If you want expert swimming advice, look no further. Here’s an exclusive interview with one of the fastest, most-accomplished swimmers in history: Dara Torres.
At the tender age of 14, Dara Torres won the national open championship in the 50-yard freestyle. After this auspicious start, the wins kept on coming. Torres is perhaps best known for competing in five Olympic Games and winning 12 medals over the course of her entire Olympic career. She is the best-selling author of two books, appears frequently on TV as a reporter and announcer, and holds the distinction of being the first female athlete ever to be featured in the Sports Illustrated swimsuit issue.
Torres is also currently giving back to the community by working as an ambassador to advance the industry-wide initiative to get more children into the team sport of swimming. Visit SwimToday.org learn more and find teams near you. You can also follow @SwimToday on Twitter.
Read on to find out about how to improve your performance, what gear to grab, and much more from this real American hero.
How did you prepare for competition? Did you change your diet? Did you track your weight?
Torres: When you’re resting for a meet, which is called tapering, you want to make sure you’re not eating like you do when you’re training because then you have a tendency to gain weight as you’re not expending as much energy.
Do you use waterproof ear buds when training? Do you recommend them? Which ones do you prefer? If you do, what do you listen to?
Torres: No, I always use my Koss headphones during dry land training, but when I’m in the water, it’s really hard to use headphones when you’re going as fast as we’re going in practice. It’s not as easy for them to stay in. I think it’s much easier during recreational swimming if you want to listen to music.
What are some of the typical rookie mistakes beginners make when buying their gear?
Torres: I think the biggest mistakes are made with swimsuits. They’re supposed to be super tight and I don’t think some parents realize we wear them skin tight to prevent water from getting in between the suit and our skin so you’re not causing drag. To me, that might be the most important thing: to get a suit that’s super tight.
What is the best meal before going swimming? How long should you wait after eating? Were our mothers right to say you shouldn’t swim right after eating?
Torres: I’m not a doctor, so I don’t know these things for sure — but I know for myself, if I were to get in the water right after eating, I can feel a little sick from it. Sometimes you can regurgitate a little bit. I would say to wait at least 30 minutes before getting in the water. I don’t know if it’s a myth or a factual thing, but I know for me, I like to wait a little bit so I don’t feel sick when I’m swimming. It also helps to make sure whatever you’re eating before swimming is not too acidic.
Do you stretch and warm up before entering the water? Please describe your routine.
Torres: I stretch a little but I stretch more after I swim. I think stretching is really important and some people like to do it before they work out, but I like to do it after because I find stretching really helps my body recover. Especially in the mornings if I stretch before swimming I don’t really feel warmed up, but we always do a warm up lap so that warms the body, then stretch. If you stretch before your body is warmed up, I think it may be a little more harmful than helpful.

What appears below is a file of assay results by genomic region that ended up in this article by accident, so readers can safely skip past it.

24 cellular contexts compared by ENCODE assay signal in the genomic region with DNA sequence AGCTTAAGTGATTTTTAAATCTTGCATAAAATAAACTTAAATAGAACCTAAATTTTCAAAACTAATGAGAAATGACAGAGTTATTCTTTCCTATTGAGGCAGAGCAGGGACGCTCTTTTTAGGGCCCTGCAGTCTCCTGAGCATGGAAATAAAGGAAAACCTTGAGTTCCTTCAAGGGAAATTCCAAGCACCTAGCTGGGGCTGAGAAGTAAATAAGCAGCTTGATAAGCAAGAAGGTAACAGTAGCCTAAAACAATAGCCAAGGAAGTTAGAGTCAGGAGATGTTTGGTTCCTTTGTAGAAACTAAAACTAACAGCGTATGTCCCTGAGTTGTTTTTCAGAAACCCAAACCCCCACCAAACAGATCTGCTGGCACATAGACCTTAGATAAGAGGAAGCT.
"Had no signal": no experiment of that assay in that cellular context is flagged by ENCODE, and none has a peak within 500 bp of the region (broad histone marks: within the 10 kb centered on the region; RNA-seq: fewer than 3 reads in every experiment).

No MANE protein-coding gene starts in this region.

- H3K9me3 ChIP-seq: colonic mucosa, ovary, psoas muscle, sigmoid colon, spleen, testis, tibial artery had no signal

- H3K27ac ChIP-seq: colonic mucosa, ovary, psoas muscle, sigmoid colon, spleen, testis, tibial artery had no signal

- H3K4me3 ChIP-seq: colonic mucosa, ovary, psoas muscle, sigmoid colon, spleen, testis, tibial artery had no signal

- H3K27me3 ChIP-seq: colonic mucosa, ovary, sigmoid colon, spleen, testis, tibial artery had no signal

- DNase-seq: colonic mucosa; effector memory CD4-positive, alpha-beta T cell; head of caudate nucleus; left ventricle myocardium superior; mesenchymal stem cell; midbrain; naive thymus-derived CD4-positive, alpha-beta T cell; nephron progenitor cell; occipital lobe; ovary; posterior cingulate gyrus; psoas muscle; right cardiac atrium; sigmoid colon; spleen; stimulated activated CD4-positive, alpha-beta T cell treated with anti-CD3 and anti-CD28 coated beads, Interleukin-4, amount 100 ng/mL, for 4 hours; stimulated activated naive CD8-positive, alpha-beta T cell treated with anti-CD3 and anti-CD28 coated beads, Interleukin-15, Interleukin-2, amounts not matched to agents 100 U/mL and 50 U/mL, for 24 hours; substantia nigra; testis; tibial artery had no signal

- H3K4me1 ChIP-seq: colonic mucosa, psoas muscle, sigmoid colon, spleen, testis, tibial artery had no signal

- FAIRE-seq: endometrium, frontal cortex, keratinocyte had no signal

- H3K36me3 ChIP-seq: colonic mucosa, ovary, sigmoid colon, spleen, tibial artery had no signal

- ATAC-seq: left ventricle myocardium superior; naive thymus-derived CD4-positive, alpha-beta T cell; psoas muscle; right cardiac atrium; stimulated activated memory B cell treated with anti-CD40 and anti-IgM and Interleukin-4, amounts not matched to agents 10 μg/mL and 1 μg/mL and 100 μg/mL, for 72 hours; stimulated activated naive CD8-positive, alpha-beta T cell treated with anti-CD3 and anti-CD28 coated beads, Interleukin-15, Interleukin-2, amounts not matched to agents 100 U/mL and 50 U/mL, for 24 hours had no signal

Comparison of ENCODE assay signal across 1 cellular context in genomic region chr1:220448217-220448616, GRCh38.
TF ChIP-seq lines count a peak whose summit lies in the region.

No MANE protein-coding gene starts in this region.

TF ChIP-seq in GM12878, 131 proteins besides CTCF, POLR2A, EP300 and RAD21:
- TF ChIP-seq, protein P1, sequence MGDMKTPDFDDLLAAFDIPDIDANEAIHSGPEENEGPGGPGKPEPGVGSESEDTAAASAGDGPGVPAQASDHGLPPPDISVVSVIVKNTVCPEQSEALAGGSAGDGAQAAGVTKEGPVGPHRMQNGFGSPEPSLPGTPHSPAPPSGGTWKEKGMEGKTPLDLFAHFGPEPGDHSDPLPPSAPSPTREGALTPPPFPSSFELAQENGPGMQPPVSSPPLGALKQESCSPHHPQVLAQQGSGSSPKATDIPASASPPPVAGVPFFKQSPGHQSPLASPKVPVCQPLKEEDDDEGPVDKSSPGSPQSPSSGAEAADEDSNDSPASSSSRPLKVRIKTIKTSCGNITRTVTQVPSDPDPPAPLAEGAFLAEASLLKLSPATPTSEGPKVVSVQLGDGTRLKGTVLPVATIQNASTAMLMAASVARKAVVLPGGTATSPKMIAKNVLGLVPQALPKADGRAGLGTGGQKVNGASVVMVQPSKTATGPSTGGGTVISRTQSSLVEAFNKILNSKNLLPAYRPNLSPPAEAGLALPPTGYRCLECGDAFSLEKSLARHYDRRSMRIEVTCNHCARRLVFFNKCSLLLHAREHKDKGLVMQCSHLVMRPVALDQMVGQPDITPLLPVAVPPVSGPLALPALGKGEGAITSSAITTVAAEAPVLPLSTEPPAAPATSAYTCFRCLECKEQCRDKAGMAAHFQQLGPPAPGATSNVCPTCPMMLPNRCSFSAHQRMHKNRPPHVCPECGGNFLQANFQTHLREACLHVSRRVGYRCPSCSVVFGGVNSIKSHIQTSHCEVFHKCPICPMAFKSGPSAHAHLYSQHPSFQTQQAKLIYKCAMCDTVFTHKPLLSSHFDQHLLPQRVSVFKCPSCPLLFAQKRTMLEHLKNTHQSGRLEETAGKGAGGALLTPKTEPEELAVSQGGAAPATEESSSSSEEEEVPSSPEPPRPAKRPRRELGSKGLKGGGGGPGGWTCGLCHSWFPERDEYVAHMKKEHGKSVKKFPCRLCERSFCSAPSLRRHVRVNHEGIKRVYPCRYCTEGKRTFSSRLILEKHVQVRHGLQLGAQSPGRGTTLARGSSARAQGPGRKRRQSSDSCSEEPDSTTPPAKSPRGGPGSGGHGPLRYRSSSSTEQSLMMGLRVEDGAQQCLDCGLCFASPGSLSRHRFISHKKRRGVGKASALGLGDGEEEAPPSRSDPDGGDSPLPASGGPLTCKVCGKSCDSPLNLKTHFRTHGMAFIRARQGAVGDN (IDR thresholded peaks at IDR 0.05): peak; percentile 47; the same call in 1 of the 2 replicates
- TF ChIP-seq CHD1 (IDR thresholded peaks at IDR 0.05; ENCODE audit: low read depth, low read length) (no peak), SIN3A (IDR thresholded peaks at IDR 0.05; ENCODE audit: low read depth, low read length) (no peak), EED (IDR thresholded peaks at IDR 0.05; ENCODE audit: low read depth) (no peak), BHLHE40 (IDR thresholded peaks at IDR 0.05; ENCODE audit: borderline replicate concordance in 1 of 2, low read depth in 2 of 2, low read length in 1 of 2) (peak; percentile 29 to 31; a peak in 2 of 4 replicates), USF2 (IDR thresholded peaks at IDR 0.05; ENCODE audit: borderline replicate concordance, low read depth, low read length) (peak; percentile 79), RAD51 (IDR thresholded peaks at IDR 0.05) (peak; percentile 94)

What are the best land activities help boost swimming performance?
Torres: Swim chords are the best, I would say — they mimic swimming the best.
What’s the best way to motivate yourself? To push your limits?
Torres: Set goals. I’m a big goal setter and there have been some mornings where I didn’t want to get up because I was so tired, but I set goals I wanted to meet and I kept that in the back of my head and I use that as motivation.
I also love listening to music before training or going to a meet. I love anything upbeat.
Swimming is low-impact and considered very safe. But are there pool-related injuries? What should you be careful not to do, in order to not get hurt?
Torres: Swimming is the most low impact sport there is. You see over-usage in the shoulders but don’t really see a lot of other injuries in the sport and that’s one of the great things about it. One way to strengthen against injury is to do exercises for your back and your scapula. You can lay on a swift ball on your stomach and mimic certain letters like ‘Ys,’ ‘Ts,’ ‘Vs’ and ‘Ws’ with little weights to try and build up your muscles in your back. Swimmers are such front-heavy athletes because we work out the front of our bodies and you want to balance it out — I think that helps.
Describe a good post-workout stretching. What moves? Do you do them while still at the pool?
Torres: I stretch out of the water. I do Ki-Hara stretching.
Favorite indoor pool?
Dara: Indianapolis. The Natatorium is one of the most well-known pools, if not the most well-known, in the country. It’s where I competed in my first Olympic Trials and three times I made the Olympics after having Trials in Indianapolis.
Favorite place in the world to swim outdoors?
Torres: I’d have to say Coral Springs, Florida. It’s just so beautiful there and it’s such an amazing complex. Maybe I’m a little biased because I train there, but I’ve been to so many pools in the country and it’s definitely one of my favorites.
Many thanks to Dara for taking the time to answer our questions, and thanks to Scott at USA Swimming for putting us in touch with one of our real-life heroes!
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